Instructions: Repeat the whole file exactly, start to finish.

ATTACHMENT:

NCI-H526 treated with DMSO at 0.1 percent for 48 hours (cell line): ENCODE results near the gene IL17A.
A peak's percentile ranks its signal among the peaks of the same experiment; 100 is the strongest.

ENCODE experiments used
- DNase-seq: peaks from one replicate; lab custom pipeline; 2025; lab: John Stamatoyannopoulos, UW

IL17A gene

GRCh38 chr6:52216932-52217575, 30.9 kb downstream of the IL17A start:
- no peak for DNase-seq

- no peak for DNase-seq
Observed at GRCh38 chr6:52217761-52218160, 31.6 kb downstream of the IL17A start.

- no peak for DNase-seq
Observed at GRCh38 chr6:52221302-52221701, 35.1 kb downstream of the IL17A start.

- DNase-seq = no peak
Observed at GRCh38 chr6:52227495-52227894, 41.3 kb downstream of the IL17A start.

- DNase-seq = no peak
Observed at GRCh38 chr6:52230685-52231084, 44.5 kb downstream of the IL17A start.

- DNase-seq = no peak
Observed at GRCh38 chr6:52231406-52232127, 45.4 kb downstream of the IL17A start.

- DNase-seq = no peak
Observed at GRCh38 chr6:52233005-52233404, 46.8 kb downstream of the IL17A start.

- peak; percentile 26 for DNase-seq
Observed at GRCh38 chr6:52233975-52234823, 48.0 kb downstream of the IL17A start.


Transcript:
NCI-H526 treated with DMSO at 0.1 percent for 48 hours (cell line): ENCODE results near the gene IL17A.
A peak's percentile ranks its signal among the peaks of the same experiment; 100 is the strongest.

ENCODE experiments used
- DNase-seq: peaks from one replicate; lab custom pipeline; 2025; lab: John Stamatoyannopoulos, UW

IL17A gene

GRCh38 chr6:52216932-52217575, 30.9 kb downstream of the IL17A start:
- no peak for DNase-seq

- no peak for DNase-seq
Observed at GRCh38 chr6:52217761-52218160, 31.6 kb downstream of the IL17A start.

- no peak for DNase-seq
Observed at GRCh38 chr6:52221302-52221701, 35.1 kb downstream of the IL17A start.

- DNase-seq = no peak
Observed at GRCh38 chr6:52227495-52227894, 41.3 kb downstream of the IL17A start.

- DNase-seq = no peak
Observed at GRCh38 chr6:52230685-52231084, 44.5 kb downstream of the IL17A start.

- DNase-seq = no peak
Observed at GRCh38 chr6:52231406-52232127, 45.4 kb downstream of the IL17A start.

- DNase-seq = no peak
Observed at GRCh38 chr6:52233005-52233404, 46.8 kb downstream of the IL17A start.

- peak; percentile 26 for DNase-seq
Observed at GRCh38 chr6:52233975-52234823, 48.0 kb downstream of the IL17A start.